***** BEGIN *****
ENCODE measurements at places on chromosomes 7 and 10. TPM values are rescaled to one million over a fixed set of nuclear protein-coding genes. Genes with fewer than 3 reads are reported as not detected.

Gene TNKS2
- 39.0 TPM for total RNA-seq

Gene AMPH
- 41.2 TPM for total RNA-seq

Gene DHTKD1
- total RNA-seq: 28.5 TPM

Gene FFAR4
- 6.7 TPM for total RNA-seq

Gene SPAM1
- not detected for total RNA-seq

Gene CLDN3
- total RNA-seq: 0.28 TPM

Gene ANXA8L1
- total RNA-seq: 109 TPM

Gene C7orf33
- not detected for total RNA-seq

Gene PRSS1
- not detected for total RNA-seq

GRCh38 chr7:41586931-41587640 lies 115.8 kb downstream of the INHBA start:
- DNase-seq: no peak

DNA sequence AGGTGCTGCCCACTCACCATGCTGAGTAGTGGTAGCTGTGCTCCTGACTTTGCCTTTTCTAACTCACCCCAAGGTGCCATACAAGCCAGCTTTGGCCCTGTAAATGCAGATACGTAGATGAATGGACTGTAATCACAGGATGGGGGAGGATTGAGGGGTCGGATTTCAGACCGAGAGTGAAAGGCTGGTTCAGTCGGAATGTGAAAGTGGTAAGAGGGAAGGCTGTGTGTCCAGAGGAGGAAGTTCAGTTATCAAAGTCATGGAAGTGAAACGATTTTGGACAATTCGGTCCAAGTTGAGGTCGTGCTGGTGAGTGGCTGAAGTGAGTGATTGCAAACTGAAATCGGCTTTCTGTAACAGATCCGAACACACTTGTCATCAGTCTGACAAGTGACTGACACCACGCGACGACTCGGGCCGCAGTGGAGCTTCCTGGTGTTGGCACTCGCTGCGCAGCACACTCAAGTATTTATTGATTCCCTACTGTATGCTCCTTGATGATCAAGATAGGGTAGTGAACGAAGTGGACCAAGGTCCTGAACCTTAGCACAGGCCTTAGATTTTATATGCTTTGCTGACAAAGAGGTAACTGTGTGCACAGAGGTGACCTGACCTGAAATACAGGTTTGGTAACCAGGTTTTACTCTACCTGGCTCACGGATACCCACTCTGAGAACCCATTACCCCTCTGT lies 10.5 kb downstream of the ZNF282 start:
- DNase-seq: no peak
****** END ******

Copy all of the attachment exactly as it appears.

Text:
ENCODE measurements at places on chromosomes 7 and 10. TPM values are rescaled to one million over a fixed set of nuclear protein-coding genes. Genes with fewer than 3 reads are reported as not detected.

Gene TNKS2
- 39.0 TPM for total RNA-seq

Gene AMPH
- 41.2 TPM for total RNA-seq

Gene DHTKD1
- total RNA-seq: 28.5 TPM

Gene FFAR4
- 6.7 TPM for total RNA-seq

Gene SPAM1
- not detected for total RNA-seq

Gene CLDN3
- total RNA-seq: 0.28 TPM

Gene ANXA8L1
- total RNA-seq: 109 TPM

Gene C7orf33
- not detected for total RNA-seq

Gene PRSS1
- not detected for total RNA-seq

GRCh38 chr7:41586931-41587640 lies 115.8 kb downstream of the INHBA start:
- DNase-seq: no peak

DNA sequence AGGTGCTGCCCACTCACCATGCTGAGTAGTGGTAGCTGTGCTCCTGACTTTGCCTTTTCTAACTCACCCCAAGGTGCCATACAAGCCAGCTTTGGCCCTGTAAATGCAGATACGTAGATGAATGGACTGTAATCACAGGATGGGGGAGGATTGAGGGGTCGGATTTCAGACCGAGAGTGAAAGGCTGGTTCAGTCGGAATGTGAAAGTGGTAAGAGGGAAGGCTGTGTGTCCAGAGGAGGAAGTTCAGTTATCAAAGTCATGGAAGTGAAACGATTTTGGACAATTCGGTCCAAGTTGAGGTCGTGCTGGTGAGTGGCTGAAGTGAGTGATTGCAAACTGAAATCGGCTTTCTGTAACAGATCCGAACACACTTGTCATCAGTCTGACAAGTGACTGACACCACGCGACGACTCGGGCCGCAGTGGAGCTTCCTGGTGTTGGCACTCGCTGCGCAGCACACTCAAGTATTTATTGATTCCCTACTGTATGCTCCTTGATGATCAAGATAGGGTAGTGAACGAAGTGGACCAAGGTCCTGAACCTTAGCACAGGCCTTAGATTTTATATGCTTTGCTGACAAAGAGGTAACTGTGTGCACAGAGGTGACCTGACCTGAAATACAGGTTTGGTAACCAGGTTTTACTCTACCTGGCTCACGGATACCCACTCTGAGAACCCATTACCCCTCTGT lies 10.5 kb downstream of the ZNF282 start:
- DNase-seq: no peak